Christ’s selfless act of resistance to the evil he encountered at Calvary empowers all humankind, females and males alike. The promised gifts of eternal life and light are offered freely to both genders.
I am the light of the world. Whoever follows me will never walk in darkness, but will have the light of life. (John 8:12) And,
Now this is eternal life: that they know you, the only true God, and Jesus Christ, whom you have sent. (John 17:3)
Let’s return to Nancy, the woman who arrived at my office unscheduled early one Tuesday morning, blood-stained and swollen. After some hesitation, she disclosed that her injuries were the result of her husband, who was one of the pastors at the church they attended, beating her feet and legs with his baseball bat. She had been “disobedient,” Nancy explained, because she’d gone jogging while her husband was at work, “against his will.”
Nancy did not condone her husband’s actions; in fact she called them “unjust.” But she quickly added, “Our church teaches that Christian women have many crosses to bear as wives and mothers; and, we must always submit to the god-given authority of our husbands. This faithful obedience will one day result in everlasting life.”
I told Nancy my beliefs about the role of women and men in church and society differed significantly from those espoused by her church. In my view, God and Jesus Christ freely grant their love to both females and males, and place equal value on all humans. Therefore, I said, women should never be put in a subjugated position to men, or made to think they have some type of “cross” to bear that men do not possess.
I also told Nancy that no one has the right to abuse any person or, for that matter, any other living creature. Violence is always an unacceptable way to respond to the problems we face in life.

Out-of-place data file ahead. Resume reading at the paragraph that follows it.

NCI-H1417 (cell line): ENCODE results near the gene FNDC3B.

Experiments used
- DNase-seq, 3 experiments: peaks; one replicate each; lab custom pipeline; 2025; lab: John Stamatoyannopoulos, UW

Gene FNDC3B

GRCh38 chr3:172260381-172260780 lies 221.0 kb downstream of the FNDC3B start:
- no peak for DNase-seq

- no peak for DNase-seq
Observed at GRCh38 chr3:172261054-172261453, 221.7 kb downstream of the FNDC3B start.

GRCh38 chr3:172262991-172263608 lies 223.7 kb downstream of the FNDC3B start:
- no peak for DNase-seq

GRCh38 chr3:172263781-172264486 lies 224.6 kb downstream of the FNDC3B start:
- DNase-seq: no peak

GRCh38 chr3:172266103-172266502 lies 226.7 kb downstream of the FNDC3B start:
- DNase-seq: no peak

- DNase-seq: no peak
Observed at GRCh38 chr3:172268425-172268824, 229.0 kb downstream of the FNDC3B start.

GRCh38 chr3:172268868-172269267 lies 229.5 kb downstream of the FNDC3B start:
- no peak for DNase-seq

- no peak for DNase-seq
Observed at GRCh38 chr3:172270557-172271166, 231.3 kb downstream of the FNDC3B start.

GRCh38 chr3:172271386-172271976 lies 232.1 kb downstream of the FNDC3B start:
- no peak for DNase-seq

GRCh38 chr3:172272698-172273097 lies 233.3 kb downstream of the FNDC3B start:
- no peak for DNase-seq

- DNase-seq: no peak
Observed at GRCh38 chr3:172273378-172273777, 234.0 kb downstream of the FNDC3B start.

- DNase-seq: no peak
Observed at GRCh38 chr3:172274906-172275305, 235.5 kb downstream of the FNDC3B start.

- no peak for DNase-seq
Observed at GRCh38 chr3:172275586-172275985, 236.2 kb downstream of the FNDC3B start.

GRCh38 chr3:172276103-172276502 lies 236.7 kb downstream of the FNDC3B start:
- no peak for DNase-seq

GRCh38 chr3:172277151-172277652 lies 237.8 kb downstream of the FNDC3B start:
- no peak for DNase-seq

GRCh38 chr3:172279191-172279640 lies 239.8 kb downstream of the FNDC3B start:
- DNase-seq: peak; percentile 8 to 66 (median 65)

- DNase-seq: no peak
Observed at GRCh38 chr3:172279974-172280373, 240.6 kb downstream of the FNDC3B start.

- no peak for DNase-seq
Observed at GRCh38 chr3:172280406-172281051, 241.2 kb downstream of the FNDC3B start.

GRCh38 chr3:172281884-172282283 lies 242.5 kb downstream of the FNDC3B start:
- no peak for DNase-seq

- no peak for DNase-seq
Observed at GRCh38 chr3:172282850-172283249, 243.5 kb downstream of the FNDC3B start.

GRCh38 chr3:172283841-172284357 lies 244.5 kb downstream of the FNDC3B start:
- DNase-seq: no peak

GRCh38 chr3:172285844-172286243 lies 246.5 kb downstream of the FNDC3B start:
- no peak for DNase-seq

Shortly thereafter she left my office. And I lost touch with her.
But, late last year, I received a phone call from Nancy. I learned she now lives in another part of the United States. She divorced her abusive husband, despite what she called “massive pressure” from the spiritual leaders and congregation members at her former church to “remain faithful” to her “duties and responsibilities as a Christian wife and mother.”
Nancy thanked me for the unscheduled 20-minute office visit we had a few years ago. “It helped to put me on a path of freedom from the evils of intimate partner violence,” she concluded. This is what Easter looked like for Nancy.
Domestic and sexual violence are indeed evils. These issues must therefore never be given credence or justification—on Good Friday, Resurrection Sunday, or at any other time of the year.
The Rev. Al Miles, a FaithTrust Institute trainer, serves as the lead chaplain for Pacific Health Ministry at The Queen’s Medical Center in Honolulu, Hawaii. He is the author of several books including, Domestic Violence: What Every Pastor Needs to Know, First and Second Editions; and Ending Violence in Teen Dating Relationships: A Resource Guide for Parents and Pastors. Rev. Miles has been an ordained minister in the Church of God (Anderson, Indiana) since 1983.